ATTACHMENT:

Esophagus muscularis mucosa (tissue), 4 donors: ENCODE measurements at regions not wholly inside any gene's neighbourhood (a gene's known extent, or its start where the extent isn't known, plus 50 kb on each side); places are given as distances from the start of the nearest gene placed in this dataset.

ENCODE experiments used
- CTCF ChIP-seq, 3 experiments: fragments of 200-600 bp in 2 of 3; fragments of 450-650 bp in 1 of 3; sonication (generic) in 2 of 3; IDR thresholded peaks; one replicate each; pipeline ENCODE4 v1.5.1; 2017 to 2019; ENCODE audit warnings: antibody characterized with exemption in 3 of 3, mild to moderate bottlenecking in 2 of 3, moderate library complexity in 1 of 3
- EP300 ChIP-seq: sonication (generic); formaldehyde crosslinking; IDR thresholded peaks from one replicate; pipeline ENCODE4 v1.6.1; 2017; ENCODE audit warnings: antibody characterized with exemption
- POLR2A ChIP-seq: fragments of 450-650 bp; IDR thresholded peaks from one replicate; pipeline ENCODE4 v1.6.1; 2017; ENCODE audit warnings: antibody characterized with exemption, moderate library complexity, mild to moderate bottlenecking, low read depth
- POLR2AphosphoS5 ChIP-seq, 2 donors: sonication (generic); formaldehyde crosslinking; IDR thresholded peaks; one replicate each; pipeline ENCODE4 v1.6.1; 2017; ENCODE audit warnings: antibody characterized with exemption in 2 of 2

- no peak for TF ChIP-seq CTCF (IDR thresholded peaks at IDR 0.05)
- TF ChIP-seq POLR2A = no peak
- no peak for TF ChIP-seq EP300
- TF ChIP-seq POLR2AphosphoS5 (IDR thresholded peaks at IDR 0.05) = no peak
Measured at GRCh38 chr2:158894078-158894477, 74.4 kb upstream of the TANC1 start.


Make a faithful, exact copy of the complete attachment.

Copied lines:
Esophagus muscularis mucosa (tissue), 4 donors: ENCODE measurements at regions not wholly inside any gene's neighbourhood (a gene's known extent, or its start where the extent isn't known, plus 50 kb on each side); places are given as distances from the start of the nearest gene placed in this dataset.

ENCODE experiments used
- CTCF ChIP-seq, 3 experiments: fragments of 200-600 bp in 2 of 3; fragments of 450-650 bp in 1 of 3; sonication (generic) in 2 of 3; IDR thresholded peaks; one replicate each; pipeline ENCODE4 v1.5.1; 2017 to 2019; ENCODE audit warnings: antibody characterized with exemption in 3 of 3, mild to moderate bottlenecking in 2 of 3, moderate library complexity in 1 of 3
- EP300 ChIP-seq: sonication (generic); formaldehyde crosslinking; IDR thresholded peaks from one replicate; pipeline ENCODE4 v1.6.1; 2017; ENCODE audit warnings: antibody characterized with exemption
- POLR2A ChIP-seq: fragments of 450-650 bp; IDR thresholded peaks from one replicate; pipeline ENCODE4 v1.6.1; 2017; ENCODE audit warnings: antibody characterized with exemption, moderate library complexity, mild to moderate bottlenecking, low read depth
- POLR2AphosphoS5 ChIP-seq, 2 donors: sonication (generic); formaldehyde crosslinking; IDR thresholded peaks; one replicate each; pipeline ENCODE4 v1.6.1; 2017; ENCODE audit warnings: antibody characterized with exemption in 2 of 2

- no peak for TF ChIP-seq CTCF (IDR thresholded peaks at IDR 0.05)
- TF ChIP-seq POLR2A = no peak
- no peak for TF ChIP-seq EP300
- TF ChIP-seq POLR2AphosphoS5 (IDR thresholded peaks at IDR 0.05) = no peak
Measured at GRCh38 chr2:158894078-158894477, 74.4 kb upstream of the TANC1 start.